Radon Measurement

Radon Measurement – Extremely high CRM test, the overall average is 24.9, which is above the Action Level

I’m in a real estate transaction and I’ve scheduled my sewer scope for the same time as the radon test, is that okay?

EcoTech highly recommends that you DO NOT schedule the sewer scope and radon measurement at the same time.  If the two inspections are scheduled together, a 12 hour delay should be placed on the measurement device after the scope is completed. The sewer scope can be considered a disruption to the “closed house conditions” that are required during the radon test. Open sewer pipes, during a scope, can allow radon gases into a home. Thus, if a sewer scope is performed during a radon test, the exposed sewer can cause a spike in the test, reflecting in a false reading.

Radon Common Questions

Radon Common Questions

What is Radon?

Radon is a radioactive, colorless, odorless, tasteless, and naturally occurring gas. Radon is produced by the radioactive decay of radium, which is found in numerous forms of soils and rocks, especially granite.

Why is Radon harmful?

When inhaled, the radioactive radon particles can damage the cells that line the lungs.

Where is Radon found?

Radon is present in nearly all air, usually at very low levels, and has been identified in all 50 states.

How does Radon enter buildings?

Radon gas enters a building directly from the soil, through the lowest level in the building that is in contact with the ground. Typical entry points of radon are cracks in solid foundations, construction joints, cracks in walls and gaps in suspended floors.

Radon Common Questions

Radon Common Questions – Different ways radon can enter a home.

Can’t I just open my windows to get rid of the Radon?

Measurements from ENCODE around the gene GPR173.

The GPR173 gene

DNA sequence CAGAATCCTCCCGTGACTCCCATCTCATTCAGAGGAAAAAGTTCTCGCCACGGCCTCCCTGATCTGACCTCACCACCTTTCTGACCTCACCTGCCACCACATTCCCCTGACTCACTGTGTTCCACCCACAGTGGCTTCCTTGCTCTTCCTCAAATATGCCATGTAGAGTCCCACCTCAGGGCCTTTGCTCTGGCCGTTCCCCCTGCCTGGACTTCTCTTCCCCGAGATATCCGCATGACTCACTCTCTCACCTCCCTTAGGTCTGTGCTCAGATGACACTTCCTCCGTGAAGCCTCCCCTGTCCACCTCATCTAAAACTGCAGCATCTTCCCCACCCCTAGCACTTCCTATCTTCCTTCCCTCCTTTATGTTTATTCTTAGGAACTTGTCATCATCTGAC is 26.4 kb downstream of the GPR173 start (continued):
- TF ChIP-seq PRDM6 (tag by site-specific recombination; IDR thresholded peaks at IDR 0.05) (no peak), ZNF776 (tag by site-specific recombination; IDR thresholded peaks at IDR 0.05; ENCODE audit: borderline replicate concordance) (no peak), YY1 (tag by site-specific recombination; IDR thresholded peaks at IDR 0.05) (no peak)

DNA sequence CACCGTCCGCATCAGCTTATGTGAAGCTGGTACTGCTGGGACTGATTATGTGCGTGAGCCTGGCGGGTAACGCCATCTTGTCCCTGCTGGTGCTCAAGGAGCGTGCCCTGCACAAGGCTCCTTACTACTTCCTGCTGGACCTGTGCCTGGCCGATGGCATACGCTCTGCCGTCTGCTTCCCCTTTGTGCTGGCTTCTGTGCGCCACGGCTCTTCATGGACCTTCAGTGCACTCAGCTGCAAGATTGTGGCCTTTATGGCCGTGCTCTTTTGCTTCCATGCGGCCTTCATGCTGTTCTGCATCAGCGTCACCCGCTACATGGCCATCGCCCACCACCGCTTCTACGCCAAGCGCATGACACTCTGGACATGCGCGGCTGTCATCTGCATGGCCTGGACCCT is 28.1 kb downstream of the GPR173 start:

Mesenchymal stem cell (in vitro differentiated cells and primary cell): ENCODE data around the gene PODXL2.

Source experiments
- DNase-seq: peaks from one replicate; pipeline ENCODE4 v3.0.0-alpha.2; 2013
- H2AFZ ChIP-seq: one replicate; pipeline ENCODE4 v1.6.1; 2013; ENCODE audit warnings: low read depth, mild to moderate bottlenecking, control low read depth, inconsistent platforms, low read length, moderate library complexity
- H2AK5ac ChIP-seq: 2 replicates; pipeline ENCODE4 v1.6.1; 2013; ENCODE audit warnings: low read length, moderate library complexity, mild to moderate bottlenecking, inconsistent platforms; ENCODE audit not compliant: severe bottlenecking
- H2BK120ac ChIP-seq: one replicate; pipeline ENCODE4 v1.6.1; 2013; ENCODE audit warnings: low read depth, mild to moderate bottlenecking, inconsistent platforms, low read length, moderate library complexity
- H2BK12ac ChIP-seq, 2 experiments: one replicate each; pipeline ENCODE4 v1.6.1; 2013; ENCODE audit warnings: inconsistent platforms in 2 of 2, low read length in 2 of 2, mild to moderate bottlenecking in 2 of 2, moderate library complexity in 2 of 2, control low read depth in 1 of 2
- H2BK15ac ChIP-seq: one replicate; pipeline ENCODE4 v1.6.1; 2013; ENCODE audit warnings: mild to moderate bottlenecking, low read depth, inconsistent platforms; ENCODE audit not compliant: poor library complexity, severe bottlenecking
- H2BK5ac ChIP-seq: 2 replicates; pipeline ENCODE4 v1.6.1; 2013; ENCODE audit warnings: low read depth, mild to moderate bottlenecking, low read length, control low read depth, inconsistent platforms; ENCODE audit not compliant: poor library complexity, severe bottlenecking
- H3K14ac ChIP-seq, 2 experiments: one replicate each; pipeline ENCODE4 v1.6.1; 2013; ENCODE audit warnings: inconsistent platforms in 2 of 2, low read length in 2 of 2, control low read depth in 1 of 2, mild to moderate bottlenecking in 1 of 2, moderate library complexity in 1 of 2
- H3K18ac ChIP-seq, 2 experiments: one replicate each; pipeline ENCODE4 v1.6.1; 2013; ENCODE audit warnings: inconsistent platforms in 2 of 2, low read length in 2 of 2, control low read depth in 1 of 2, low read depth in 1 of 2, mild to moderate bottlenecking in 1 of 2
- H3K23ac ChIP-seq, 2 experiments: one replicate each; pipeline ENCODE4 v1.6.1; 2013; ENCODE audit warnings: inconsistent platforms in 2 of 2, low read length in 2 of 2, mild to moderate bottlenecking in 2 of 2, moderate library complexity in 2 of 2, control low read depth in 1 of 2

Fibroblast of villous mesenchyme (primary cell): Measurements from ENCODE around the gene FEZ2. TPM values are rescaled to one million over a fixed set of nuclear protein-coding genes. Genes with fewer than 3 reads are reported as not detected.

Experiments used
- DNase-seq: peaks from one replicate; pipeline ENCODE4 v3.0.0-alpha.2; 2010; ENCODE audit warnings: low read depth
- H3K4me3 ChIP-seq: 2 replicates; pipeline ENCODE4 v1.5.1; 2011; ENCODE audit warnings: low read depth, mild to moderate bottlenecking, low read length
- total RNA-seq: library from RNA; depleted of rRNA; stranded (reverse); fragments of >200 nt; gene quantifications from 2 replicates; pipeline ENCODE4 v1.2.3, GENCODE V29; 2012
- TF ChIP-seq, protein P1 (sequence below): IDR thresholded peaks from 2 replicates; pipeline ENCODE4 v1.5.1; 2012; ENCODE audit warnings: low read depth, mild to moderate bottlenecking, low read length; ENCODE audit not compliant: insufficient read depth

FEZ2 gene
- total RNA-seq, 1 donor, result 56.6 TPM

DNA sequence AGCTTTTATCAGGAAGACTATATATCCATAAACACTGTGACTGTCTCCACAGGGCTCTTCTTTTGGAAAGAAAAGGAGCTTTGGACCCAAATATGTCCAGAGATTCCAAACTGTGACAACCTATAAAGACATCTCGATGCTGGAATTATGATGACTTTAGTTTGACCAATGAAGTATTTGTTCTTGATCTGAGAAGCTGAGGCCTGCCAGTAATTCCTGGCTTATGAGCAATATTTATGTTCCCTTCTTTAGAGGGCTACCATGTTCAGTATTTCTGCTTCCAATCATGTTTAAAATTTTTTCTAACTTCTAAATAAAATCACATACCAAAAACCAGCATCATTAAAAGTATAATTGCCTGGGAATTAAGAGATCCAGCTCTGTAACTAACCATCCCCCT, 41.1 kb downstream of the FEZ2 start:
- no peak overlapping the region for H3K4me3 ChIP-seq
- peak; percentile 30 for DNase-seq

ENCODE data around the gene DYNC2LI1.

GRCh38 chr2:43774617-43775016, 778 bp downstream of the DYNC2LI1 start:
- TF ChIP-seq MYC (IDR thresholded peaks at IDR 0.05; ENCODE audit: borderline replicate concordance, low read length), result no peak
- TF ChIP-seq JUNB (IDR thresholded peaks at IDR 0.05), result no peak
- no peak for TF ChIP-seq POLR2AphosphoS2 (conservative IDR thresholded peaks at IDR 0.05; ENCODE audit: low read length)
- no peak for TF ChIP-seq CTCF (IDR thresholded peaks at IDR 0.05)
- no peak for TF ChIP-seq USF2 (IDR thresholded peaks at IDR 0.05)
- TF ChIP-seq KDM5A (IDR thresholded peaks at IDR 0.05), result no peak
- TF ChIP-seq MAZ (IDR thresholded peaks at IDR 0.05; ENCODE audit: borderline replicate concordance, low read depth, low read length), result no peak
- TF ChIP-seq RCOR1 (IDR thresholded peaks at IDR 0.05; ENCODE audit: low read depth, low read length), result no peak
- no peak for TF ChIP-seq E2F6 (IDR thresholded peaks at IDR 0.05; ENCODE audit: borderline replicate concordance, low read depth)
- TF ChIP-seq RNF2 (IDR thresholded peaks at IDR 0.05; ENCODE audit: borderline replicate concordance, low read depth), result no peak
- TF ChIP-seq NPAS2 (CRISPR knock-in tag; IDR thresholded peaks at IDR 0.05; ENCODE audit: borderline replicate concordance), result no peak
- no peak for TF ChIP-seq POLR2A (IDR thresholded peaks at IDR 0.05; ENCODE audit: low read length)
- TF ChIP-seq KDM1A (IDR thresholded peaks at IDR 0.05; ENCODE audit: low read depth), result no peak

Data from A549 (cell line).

Yes, this would help eliminate the radon levels in your home. Yet, when opening all of the windows in your home to eliminate the radon level, you would then be opening yourself up to sky high energy costs with the loss of conditioned or heated air.

Radon Measurement Questions

How do I find out if I have Radon in my home?

The only way to determine radon levels in your home is to conduct a radon test.  For more information on radon testing, please see our Radon Measurement Common Questions page.

What if I’m in a real estate transaction?

If you are purchasing a home, most buyers and their agents, test the new home as part of the inspection period. A Certified Radon Measurement Professional should be hired to conduct the radon test. The third party tester will perform a two day test, the test will be placed in the lowest portion of the home (i.e. crawlspace or basement) and will be required to be under “closed-house conditions”.

What Radon level should I be concerned about?

The EPA recommends that action be taken to reduce radon levels of 4.0 pCi/L or higher, and to consider lowering the radon to a level between 2.0 – 4.0 pCi/L. The EPA also recommends that you test your home every two years using a short-term or long-term test, to monitor radon levels.

Why does the EPA recommend 4.0 pCi/L and the World Health Organization recommends 2.7 pCi/L?